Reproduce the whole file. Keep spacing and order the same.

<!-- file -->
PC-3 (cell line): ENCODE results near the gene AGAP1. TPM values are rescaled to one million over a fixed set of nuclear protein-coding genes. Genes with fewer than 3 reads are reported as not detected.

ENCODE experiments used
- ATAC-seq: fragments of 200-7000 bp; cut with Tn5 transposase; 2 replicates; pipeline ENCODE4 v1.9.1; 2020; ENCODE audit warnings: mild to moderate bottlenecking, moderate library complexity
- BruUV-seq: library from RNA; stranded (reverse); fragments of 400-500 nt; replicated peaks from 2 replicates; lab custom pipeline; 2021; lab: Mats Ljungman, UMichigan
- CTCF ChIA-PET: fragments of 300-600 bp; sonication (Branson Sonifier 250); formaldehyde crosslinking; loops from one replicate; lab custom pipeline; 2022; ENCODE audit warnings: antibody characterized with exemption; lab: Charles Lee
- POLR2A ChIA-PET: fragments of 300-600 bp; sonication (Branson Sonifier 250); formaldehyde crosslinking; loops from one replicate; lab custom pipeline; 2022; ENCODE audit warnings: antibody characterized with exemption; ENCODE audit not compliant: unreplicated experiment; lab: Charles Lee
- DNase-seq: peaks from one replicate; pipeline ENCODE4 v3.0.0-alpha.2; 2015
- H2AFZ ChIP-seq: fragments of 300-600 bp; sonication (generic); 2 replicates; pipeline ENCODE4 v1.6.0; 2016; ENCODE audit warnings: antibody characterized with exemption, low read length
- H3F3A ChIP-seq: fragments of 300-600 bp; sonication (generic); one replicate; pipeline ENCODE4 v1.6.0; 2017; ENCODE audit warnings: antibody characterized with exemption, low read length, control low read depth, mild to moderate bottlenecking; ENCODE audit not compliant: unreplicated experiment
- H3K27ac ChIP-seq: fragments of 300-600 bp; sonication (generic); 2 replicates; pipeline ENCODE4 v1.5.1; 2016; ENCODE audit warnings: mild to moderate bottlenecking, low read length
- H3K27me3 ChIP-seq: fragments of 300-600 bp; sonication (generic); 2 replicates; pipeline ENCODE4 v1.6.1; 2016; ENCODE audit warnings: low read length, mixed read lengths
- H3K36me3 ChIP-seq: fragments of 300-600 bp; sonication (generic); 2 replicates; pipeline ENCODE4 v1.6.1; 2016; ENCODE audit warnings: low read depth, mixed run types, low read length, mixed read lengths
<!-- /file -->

PC-3 (cell line): ENCODE results near the gene AGAP1. TPM values are rescaled to one million over a fixed set of nuclear protein-coding genes. Genes with fewer than 3 reads are reported as not detected.

ENCODE experiments used
- ATAC-seq: fragments of 200-7000 bp; cut with Tn5 transposase; 2 replicates; pipeline ENCODE4 v1.9.1; 2020; ENCODE audit warnings: mild to moderate bottlenecking, moderate library complexity
- BruUV-seq: library from RNA; stranded (reverse); fragments of 400-500 nt; replicated peaks from 2 replicates; lab custom pipeline; 2021; lab: Mats Ljungman, UMichigan
- CTCF ChIA-PET: fragments of 300-600 bp; sonication (Branson Sonifier 250); formaldehyde crosslinking; loops from one replicate; lab custom pipeline; 2022; ENCODE audit warnings: antibody characterized with exemption; lab: Charles Lee
- POLR2A ChIA-PET: fragments of 300-600 bp; sonication (Branson Sonifier 250); formaldehyde crosslinking; loops from one replicate; lab custom pipeline; 2022; ENCODE audit warnings: antibody characterized with exemption; ENCODE audit not compliant: unreplicated experiment; lab: Charles Lee
- DNase-seq: peaks from one replicate; pipeline ENCODE4 v3.0.0-alpha.2; 2015
- H2AFZ ChIP-seq: fragments of 300-600 bp; sonication (generic); 2 replicates; pipeline ENCODE4 v1.6.0; 2016; ENCODE audit warnings: antibody characterized with exemption, low read length
- H3F3A ChIP-seq: fragments of 300-600 bp; sonication (generic); one replicate; pipeline ENCODE4 v1.6.0; 2017; ENCODE audit warnings: antibody characterized with exemption, low read length, control low read depth, mild to moderate bottlenecking; ENCODE audit not compliant: unreplicated experiment
- H3K27ac ChIP-seq: fragments of 300-600 bp; sonication (generic); 2 replicates; pipeline ENCODE4 v1.5.1; 2016; ENCODE audit warnings: mild to moderate bottlenecking, low read length
- H3K27me3 ChIP-seq: fragments of 300-600 bp; sonication (generic); 2 replicates; pipeline ENCODE4 v1.6.1; 2016; ENCODE audit warnings: low read length, mixed read lengths
- H3K36me3 ChIP-seq: fragments of 300-600 bp; sonication (generic); 2 replicates; pipeline ENCODE4 v1.6.1; 2016; ENCODE audit warnings: low read depth, mixed run types, low read length, mixed read lengths